The entrance is through a traditional ‘Padipura’ entrance gate.  This is a very common feature in all the traditional Hindu family’s ‘illams’ as they were called earlier.

The first chamber we got into was the performance hall –  the hall was lined with solid granite pillars and wooden tiled roofs.

The stairs used to go up to the first floor is old and one has to be very careful of not hitting the roof. These stairs lead up to the council chambers where the king used to have meetings with all his council members and take important decisions.  The kings throne and the seating arrangement as well as the furnitures used for the council members are still preserved as it is.

 

The Dining Room is a large one that can seat approx 1000 people at the same time.  it is said that the kings were very generous and they used to serve lunches to 2000 people everyday in these dining halls.  The hall definitely was huge with a line of pillars on both sides.  The roof was supported with horizontal columns of wood structures.
The Thai kottaram or the mother’s chamber had an inner courtyard with sloping roofs.  These kind of structures are still seen in many houses across Kerala.   Kerala is a place where there is continuous downpour of rain throughout the year and therefore the sloping roofs are preferred for most houses as it helps in getting all the rain water flow down fast and not get collected anywhere.
The exquisite wood carvings and the furnitures show the opulence that was maintained at that time by these kings.   There were balconies where kings could view the place around the palace and balconies in ladies chambers were covered with wooden columns.  These were used by the ladies to sit and watch the temple procession or the elephant procession going from below.
There was a hall with all the pictures of all the kings and the dates, their bedrooms, worship rooms and many other buildings adjacent to the council chamber, mother’s palace and the central mansion.   A pond that was used by the ladies was visible with steps going down.
A clock tower also could be seen that is supposed to be built around 300 years back.
Lodhi Gardens, Delhi

Lodhi Gardens, Delhi

Lodhi Gardens, Delhi

 

We visited the famous Lodhi Gardens of  Delhi in the first week of November with a group of friends.  The weather was just right!   Around this time Delhi is neither cold nor hot and therefore, becomes an ideal time for picnics.   We were out to enjoy the lazy Sunday afternoon and Lodhi Gardens gave us the perfect sanctuary to be away from the busy and crowded Delhi.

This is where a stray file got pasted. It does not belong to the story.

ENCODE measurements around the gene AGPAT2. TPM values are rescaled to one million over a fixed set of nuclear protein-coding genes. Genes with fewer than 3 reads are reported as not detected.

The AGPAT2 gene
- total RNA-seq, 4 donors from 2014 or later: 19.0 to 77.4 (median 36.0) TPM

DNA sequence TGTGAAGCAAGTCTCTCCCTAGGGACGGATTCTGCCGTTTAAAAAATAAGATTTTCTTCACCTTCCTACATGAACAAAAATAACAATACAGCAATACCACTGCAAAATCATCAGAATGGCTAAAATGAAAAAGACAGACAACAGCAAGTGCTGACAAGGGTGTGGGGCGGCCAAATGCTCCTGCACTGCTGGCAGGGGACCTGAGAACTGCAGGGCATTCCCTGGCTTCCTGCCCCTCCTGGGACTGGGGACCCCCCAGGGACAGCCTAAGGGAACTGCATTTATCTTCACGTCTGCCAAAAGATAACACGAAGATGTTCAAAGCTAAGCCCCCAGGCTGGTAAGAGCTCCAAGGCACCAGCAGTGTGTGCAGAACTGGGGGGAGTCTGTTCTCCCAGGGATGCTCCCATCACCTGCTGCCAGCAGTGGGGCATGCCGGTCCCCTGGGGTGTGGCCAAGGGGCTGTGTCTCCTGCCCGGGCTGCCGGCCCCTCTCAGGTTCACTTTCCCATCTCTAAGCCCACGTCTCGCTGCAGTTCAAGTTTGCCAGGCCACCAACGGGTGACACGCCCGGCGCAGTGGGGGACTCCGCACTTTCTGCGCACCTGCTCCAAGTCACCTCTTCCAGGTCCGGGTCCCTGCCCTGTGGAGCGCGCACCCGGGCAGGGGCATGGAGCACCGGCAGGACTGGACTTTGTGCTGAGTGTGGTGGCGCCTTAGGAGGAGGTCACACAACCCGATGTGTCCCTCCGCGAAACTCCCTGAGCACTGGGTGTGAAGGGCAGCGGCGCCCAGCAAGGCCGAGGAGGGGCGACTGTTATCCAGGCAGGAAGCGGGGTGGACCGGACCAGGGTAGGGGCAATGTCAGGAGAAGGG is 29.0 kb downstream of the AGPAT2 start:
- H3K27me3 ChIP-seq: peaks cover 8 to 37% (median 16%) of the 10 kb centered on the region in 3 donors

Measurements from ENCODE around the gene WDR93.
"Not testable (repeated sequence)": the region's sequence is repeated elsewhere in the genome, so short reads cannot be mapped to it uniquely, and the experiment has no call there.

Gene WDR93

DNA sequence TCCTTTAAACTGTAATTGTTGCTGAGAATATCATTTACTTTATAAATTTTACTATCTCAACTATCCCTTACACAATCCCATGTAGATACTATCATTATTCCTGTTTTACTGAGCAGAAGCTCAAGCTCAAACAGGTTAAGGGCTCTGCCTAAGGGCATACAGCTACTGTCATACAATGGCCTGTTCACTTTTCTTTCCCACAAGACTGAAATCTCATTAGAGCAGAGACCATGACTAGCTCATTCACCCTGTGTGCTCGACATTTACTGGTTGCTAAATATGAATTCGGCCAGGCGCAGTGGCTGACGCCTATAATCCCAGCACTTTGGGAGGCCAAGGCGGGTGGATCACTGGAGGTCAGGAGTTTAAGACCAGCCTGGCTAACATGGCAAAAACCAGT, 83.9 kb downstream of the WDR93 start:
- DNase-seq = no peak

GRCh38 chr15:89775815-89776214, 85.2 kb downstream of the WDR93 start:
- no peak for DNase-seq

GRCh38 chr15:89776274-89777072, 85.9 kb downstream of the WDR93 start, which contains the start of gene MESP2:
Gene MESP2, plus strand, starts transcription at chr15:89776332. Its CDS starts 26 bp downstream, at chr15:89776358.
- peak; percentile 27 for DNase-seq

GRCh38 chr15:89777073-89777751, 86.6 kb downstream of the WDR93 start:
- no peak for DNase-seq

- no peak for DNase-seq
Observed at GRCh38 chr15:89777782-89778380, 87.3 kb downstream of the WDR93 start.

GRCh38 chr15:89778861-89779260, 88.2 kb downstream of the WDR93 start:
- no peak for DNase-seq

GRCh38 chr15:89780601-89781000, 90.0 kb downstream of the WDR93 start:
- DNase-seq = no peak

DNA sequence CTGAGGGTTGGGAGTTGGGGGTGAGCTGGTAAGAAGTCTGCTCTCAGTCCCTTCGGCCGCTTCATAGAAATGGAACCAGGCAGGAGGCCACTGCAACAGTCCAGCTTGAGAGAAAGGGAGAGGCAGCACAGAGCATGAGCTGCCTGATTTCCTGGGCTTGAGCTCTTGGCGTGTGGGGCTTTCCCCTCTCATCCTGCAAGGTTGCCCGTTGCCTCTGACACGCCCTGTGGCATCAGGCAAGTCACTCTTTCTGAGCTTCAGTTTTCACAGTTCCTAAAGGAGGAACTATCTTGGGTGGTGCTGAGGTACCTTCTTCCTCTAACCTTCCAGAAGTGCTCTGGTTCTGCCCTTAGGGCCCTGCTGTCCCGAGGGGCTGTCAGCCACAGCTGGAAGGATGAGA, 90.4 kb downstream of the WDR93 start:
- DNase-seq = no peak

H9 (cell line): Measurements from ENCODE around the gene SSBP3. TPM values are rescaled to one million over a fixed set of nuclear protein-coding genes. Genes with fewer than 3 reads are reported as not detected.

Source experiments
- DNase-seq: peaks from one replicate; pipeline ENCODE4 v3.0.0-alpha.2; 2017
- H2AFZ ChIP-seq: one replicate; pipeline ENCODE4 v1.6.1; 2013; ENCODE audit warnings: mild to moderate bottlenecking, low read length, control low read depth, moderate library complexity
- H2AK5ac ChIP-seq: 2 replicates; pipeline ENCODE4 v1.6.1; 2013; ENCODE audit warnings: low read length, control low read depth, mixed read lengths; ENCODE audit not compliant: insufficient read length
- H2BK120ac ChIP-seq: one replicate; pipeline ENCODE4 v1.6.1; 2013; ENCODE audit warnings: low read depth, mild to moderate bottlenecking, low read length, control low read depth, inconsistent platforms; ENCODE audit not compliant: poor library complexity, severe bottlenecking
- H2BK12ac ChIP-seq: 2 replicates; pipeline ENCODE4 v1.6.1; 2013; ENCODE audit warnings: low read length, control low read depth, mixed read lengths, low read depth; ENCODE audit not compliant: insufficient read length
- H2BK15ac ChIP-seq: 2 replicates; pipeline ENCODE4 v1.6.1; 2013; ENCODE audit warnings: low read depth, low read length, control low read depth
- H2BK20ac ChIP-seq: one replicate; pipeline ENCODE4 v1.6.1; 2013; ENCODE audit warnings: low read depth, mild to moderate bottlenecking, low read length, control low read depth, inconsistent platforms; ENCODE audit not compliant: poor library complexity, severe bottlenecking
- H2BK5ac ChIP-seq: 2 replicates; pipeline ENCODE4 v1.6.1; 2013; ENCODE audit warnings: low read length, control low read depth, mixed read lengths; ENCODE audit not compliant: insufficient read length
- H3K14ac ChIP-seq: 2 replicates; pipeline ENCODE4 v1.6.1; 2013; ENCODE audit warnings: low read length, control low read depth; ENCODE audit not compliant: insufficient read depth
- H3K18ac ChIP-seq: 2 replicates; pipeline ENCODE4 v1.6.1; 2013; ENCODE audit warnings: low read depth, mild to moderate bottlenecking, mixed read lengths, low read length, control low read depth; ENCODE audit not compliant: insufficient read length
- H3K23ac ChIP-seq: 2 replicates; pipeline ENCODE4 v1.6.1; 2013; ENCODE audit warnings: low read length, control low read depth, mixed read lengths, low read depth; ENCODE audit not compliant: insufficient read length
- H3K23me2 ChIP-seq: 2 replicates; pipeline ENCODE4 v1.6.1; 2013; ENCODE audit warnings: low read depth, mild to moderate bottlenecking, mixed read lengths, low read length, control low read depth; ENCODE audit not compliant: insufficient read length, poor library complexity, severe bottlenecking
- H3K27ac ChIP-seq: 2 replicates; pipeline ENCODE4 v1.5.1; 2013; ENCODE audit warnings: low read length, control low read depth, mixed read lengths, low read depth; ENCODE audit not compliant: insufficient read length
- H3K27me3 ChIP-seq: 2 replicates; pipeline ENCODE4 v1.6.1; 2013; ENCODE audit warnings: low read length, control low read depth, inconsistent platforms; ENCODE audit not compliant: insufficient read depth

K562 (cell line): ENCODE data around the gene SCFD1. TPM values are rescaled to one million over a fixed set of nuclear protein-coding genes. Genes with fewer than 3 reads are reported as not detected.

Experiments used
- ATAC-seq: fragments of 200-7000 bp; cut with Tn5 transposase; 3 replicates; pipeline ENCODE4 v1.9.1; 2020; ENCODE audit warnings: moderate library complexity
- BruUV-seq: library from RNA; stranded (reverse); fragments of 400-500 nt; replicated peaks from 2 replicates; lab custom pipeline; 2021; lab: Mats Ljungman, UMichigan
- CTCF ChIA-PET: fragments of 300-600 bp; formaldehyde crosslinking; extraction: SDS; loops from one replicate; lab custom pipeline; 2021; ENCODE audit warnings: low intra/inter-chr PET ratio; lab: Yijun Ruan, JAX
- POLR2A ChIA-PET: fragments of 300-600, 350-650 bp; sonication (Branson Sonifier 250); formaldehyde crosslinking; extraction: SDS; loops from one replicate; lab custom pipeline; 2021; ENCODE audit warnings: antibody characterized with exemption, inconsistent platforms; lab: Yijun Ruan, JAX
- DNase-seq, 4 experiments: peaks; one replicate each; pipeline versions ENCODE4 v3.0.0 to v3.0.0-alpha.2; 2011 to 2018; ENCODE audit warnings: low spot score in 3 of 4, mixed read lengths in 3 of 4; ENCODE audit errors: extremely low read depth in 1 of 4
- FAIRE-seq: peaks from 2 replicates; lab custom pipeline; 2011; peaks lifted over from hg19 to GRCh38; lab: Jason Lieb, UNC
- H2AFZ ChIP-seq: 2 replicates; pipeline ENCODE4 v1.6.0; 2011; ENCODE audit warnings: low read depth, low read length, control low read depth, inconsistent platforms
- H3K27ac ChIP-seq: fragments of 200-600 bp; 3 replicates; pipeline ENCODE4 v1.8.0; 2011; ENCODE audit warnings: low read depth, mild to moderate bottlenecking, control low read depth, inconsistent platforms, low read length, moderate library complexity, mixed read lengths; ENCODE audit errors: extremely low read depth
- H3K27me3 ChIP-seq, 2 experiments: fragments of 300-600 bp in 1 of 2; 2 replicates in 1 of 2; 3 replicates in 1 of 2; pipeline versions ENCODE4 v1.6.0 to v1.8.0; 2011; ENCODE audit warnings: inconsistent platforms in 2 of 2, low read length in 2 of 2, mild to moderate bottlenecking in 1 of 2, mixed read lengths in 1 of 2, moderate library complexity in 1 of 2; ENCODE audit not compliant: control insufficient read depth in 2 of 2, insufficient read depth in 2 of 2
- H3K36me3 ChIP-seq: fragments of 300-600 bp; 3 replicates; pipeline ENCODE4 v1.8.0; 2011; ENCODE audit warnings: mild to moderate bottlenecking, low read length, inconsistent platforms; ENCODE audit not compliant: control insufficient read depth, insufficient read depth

Located in the heart of the city, it is near the India habitat Centre on Lodhi Road.  Delhiwalas frequent this place every morning for a jog or a walk and on weekends come back with their families to spend time away from the cacophony of the urban setup.   On weekdays, however, you can only find run-away students and young couples who want to have a little time to hide themselves away from the prying public eye.

This garden was called the “The Lady Willingdon Park”  during the British Raj which was subsequently changed to the “Lodhi Gardens” after Independence. Multiple tombs from the Sayyid and Lodhi dynasty (last of the Delhi Sultans before Mughals) are spread across this well maintained and manicured garden.  The Bada Gumbad and Sheesh Gumbad are the ones located in the centre. Mohammed Shah’s tomb and Sikander Lodi’s tomb are crumbling edifices.

The Bada Gumbad is a three-domed mosque with a very unique architecture.  The jharokha’s are quite enchanting with an old world charm.

The walk around the garden was refreshing and at the same time rejuvenating.  It took us some couple of decades back.  We visualised ourselves in that era when there were people dwelling in and around these mosques and the structures.   How would these have been decorated and how were people living in those times.   The structures were imposing and yet had a very warm and magnificent feel to it.   I imagined children playing in the front yards of the mosque.

The mosque is decorated with red, grey and  black stones with Quranic inscriptions.   The black quranic inscriptions on the walls and ceilings were decorative and imposing.

 

 

There was another tomb near the bada gumbad called the sheesh gumbad which has tombs of an unknown family.

The garden is dotted with Ashok trees and palm trees with a variety of plant species.   There is a lake too in one of the corners.

Overall, it was a time spent relaxing and unwinding in the company of friends in a serene and tranquil atmosphere!

Lodhi Gardens on Google Maps